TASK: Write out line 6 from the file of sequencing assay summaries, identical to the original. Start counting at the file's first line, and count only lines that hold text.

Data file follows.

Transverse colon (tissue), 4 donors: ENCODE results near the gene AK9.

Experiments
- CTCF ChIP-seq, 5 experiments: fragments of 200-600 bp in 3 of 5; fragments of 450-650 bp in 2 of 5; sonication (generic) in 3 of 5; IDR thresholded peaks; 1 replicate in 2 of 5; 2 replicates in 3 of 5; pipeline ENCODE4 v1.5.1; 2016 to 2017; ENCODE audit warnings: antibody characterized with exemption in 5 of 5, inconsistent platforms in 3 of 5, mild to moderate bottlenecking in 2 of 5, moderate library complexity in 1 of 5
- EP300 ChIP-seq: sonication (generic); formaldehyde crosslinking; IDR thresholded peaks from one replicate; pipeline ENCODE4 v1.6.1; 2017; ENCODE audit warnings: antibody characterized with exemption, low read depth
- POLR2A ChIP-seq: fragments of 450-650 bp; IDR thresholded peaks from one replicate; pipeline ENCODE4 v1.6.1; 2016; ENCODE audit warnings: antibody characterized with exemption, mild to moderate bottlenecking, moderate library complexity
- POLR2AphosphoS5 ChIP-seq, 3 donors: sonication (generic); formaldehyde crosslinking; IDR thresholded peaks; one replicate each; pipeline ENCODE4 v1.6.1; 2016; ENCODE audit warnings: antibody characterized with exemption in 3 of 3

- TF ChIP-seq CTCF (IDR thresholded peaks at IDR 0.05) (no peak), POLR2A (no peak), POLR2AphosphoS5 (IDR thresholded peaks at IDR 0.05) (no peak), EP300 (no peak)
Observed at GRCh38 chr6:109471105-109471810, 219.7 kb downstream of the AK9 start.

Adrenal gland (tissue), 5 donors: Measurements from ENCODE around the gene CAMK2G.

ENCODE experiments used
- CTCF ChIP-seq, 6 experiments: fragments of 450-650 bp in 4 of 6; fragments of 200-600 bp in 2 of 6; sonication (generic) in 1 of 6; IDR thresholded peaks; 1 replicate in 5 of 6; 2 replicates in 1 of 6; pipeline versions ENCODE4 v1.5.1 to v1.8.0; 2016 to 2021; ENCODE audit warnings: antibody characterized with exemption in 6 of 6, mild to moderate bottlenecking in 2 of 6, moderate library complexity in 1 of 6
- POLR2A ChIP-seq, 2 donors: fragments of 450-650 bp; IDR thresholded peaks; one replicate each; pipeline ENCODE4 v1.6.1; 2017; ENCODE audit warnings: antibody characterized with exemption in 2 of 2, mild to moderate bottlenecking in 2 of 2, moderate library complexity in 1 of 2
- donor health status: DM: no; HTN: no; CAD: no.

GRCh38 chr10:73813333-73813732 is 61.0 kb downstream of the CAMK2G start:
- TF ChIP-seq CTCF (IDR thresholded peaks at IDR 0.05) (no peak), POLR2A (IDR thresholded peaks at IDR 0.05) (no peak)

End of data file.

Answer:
- POLR2AphosphoS5 ChIP-seq, 3 donors: sonication (generic); formaldehyde crosslinking; IDR thresholded peaks; one replicate each; pipeline ENCODE4 v1.6.1; 2016; ENCODE audit warnings: antibody characterized with exemption in 3 of 3